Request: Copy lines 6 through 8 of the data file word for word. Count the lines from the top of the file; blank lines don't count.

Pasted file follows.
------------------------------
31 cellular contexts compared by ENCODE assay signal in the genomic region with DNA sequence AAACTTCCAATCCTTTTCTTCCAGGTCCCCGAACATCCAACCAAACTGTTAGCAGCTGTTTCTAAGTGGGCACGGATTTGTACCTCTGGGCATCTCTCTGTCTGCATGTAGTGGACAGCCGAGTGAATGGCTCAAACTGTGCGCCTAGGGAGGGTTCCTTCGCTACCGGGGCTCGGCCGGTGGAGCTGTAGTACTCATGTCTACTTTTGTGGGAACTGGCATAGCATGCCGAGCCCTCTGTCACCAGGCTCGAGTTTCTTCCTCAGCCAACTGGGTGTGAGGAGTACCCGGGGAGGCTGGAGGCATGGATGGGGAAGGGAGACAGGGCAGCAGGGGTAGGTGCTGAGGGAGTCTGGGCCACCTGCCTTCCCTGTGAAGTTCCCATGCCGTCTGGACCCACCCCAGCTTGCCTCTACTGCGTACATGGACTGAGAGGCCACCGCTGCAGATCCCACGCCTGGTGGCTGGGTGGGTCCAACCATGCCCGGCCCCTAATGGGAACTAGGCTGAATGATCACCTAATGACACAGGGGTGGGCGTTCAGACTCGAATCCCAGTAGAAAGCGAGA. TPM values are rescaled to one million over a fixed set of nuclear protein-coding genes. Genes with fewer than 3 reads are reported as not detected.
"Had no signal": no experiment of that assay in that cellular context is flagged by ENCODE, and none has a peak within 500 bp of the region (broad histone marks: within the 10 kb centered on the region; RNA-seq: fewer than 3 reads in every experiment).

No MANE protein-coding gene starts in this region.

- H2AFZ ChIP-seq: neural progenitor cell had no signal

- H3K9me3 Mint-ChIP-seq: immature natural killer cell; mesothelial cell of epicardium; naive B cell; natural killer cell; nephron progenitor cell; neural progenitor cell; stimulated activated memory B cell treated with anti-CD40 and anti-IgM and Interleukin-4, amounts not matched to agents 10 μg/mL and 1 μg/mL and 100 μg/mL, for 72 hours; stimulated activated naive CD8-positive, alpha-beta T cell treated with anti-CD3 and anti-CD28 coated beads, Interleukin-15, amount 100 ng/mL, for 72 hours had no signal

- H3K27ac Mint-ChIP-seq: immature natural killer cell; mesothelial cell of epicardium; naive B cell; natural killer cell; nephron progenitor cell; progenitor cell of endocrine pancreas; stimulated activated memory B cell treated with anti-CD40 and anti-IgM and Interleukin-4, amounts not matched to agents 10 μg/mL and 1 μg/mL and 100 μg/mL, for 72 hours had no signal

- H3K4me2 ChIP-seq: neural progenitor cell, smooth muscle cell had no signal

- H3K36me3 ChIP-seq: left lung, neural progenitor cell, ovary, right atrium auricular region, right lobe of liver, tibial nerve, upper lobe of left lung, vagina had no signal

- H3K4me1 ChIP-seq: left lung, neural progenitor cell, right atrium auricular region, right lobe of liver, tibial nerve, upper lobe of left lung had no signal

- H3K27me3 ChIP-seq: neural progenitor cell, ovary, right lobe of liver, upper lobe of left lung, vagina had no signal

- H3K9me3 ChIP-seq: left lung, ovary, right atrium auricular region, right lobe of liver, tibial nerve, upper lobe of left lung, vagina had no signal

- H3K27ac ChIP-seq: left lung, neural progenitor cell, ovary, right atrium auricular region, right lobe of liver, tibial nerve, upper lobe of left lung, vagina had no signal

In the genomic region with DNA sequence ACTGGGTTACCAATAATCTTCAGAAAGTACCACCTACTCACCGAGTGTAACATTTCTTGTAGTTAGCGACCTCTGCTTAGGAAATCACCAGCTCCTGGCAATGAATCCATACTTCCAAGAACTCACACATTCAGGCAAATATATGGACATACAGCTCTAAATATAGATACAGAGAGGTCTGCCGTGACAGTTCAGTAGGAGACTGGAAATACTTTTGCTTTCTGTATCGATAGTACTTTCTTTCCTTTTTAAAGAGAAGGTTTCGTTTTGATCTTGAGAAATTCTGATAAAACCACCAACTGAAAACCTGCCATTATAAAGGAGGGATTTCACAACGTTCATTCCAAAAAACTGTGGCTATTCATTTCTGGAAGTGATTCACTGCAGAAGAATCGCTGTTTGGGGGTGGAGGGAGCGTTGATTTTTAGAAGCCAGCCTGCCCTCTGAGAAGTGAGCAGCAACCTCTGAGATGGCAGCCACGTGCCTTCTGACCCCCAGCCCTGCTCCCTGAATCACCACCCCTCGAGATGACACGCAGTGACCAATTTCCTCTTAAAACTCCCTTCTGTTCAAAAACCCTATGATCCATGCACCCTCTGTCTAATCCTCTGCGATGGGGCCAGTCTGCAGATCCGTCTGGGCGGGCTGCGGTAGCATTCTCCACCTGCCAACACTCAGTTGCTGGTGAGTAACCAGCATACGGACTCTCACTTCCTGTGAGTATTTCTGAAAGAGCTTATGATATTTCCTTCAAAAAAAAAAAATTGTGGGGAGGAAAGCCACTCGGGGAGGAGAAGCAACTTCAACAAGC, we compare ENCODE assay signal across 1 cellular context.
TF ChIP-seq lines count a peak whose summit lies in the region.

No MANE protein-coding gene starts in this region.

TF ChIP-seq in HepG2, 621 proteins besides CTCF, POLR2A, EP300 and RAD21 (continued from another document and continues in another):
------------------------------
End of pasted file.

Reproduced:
- H3K27ac Mint-ChIP-seq: immature natural killer cell; mesothelial cell of epicardium; naive B cell; natural killer cell; nephron progenitor cell; progenitor cell of endocrine pancreas; stimulated activated memory B cell treated with anti-CD40 and anti-IgM and Interleukin-4, amounts not matched to agents 10 μg/mL and 1 μg/mL and 100 μg/mL, for 72 hours had no signal

- H3K4me2 ChIP-seq: neural progenitor cell, smooth muscle cell had no signal

- H3K36me3 ChIP-seq: left lung, neural progenitor cell, ovary, right atrium auricular region, right lobe of liver, tibial nerve, upper lobe of left lung, vagina had no signal